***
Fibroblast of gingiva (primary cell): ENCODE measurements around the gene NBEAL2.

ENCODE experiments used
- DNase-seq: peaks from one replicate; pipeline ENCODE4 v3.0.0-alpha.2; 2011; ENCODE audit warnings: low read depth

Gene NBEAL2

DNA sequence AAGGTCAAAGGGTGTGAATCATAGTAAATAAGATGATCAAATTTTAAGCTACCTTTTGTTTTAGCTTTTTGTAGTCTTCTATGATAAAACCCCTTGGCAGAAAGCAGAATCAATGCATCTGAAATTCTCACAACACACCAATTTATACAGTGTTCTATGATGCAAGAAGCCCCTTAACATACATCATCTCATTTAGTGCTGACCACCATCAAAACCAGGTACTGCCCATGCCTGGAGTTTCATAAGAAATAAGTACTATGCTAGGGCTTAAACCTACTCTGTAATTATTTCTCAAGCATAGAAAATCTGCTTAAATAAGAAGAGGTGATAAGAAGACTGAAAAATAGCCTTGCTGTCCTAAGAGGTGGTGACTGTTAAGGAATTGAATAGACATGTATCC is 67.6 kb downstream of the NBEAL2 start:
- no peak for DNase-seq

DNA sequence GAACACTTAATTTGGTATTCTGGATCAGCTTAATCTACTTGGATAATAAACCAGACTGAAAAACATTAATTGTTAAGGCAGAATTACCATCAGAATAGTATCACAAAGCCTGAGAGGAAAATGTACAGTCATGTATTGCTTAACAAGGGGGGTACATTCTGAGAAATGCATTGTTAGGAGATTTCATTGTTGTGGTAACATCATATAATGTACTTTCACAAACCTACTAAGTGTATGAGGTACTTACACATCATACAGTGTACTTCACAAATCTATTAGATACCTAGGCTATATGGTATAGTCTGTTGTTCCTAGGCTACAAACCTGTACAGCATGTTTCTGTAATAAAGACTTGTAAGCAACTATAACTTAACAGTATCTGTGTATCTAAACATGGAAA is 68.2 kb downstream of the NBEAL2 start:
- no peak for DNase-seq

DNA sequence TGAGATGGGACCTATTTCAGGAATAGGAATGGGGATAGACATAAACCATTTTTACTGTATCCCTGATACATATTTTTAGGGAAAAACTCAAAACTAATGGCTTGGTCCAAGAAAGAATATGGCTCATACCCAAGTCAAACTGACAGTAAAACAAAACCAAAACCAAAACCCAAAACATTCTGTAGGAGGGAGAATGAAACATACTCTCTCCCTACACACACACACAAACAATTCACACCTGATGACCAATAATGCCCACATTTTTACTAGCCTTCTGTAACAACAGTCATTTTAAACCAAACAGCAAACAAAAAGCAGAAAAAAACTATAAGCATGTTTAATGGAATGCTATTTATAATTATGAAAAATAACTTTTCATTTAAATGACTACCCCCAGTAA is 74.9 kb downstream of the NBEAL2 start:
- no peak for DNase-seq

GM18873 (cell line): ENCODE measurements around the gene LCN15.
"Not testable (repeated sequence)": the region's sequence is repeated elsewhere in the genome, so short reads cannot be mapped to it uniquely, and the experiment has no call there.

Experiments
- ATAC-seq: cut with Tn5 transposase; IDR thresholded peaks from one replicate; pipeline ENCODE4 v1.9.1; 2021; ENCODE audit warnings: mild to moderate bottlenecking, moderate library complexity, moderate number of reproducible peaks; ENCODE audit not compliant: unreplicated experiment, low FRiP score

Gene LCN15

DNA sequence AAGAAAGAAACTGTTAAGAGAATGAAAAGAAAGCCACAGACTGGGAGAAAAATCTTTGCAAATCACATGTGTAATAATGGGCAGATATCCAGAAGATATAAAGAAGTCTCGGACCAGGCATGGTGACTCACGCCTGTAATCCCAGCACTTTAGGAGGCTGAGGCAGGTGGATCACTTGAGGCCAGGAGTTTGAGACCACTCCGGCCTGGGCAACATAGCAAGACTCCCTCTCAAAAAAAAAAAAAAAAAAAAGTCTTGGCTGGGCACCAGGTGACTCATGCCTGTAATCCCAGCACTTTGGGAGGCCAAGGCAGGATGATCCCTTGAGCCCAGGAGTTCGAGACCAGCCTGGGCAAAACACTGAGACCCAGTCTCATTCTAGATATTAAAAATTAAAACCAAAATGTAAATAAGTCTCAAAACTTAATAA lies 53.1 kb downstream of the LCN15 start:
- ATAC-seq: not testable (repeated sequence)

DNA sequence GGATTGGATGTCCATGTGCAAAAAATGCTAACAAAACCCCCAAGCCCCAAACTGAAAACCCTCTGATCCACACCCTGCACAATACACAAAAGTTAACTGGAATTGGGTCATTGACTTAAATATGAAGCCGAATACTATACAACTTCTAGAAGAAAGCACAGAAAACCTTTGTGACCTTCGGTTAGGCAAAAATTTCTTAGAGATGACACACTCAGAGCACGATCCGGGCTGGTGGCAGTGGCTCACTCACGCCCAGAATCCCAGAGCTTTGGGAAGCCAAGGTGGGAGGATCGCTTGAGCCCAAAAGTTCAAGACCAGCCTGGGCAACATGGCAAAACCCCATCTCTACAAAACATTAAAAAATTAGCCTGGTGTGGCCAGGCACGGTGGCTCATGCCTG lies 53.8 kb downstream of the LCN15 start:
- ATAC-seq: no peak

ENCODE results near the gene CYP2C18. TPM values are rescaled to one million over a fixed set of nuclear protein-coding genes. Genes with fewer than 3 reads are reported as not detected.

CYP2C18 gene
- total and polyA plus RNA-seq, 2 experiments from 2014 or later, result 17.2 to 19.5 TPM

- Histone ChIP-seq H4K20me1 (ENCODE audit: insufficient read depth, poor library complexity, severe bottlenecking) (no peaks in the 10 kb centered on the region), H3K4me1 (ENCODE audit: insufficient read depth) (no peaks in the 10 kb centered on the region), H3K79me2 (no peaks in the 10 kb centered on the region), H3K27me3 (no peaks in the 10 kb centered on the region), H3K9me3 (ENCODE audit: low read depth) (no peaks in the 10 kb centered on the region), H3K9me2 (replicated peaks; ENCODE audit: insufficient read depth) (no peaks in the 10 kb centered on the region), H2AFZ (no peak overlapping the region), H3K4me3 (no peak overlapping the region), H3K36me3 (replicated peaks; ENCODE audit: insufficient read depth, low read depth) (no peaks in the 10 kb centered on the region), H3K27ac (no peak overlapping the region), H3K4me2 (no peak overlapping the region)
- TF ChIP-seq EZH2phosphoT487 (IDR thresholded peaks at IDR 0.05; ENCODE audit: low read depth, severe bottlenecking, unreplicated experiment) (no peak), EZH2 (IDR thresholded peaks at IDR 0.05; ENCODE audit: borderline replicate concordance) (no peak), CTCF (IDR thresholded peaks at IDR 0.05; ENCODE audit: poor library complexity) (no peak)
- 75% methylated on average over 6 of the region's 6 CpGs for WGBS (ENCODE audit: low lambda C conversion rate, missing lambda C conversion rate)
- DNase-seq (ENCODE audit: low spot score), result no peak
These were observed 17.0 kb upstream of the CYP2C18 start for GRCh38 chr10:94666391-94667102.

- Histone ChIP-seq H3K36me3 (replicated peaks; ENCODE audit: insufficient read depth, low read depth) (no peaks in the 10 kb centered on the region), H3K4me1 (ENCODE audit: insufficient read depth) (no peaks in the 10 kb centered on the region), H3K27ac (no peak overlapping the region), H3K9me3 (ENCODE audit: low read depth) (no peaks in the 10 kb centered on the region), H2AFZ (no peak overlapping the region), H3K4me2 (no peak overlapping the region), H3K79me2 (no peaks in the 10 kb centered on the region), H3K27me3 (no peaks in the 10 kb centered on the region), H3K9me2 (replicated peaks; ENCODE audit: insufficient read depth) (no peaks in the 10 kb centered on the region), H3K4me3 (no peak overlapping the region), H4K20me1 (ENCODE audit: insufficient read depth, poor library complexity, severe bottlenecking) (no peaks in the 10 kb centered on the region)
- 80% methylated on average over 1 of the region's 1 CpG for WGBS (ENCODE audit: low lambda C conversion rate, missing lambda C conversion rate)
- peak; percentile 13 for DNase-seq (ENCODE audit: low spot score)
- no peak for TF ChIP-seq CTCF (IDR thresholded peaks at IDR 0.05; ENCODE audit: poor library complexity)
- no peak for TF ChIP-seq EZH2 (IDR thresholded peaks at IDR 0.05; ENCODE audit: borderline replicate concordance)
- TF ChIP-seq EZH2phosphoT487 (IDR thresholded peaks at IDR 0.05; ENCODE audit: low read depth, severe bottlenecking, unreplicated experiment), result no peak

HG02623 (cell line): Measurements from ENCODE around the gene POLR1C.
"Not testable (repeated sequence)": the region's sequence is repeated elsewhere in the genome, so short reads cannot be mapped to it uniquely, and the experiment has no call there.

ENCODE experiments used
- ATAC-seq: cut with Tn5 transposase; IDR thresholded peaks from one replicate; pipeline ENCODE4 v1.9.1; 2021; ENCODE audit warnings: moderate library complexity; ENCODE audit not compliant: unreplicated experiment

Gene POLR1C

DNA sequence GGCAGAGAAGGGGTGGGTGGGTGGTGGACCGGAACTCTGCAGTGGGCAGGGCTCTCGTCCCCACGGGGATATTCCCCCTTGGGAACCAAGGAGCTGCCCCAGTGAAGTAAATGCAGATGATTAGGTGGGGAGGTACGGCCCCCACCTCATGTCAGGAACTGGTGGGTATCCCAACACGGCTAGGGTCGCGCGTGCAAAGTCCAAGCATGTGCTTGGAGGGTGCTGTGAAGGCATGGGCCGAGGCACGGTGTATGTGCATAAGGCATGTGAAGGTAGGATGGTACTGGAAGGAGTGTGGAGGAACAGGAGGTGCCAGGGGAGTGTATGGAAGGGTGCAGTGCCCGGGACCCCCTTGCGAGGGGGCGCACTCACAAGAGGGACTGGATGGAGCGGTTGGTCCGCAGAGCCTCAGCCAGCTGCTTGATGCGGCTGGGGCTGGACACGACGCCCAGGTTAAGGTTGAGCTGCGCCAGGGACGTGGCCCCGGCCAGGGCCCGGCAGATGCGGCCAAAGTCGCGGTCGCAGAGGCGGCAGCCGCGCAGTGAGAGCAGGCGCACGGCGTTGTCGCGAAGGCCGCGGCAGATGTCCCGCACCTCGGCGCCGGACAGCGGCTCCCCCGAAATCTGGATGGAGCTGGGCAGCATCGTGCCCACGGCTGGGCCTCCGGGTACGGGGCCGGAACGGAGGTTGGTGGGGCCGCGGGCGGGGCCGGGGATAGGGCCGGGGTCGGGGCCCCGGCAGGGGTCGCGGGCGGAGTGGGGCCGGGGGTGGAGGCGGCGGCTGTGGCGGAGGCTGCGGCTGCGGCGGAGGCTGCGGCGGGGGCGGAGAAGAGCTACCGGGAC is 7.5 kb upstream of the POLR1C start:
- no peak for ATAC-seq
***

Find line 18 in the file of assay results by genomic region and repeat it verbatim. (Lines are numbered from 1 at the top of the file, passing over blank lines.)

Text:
DNA sequence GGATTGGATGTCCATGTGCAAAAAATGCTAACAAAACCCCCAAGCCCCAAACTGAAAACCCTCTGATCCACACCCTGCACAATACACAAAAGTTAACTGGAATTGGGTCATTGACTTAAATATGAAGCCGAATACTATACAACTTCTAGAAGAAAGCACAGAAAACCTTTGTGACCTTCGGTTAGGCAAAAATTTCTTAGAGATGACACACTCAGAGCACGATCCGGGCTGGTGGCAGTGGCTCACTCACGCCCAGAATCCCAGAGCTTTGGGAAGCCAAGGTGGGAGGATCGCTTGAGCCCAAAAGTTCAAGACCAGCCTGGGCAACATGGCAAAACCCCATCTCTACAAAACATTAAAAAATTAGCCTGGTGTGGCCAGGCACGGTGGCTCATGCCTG lies 53.8 kb downstream of the LCN15 start: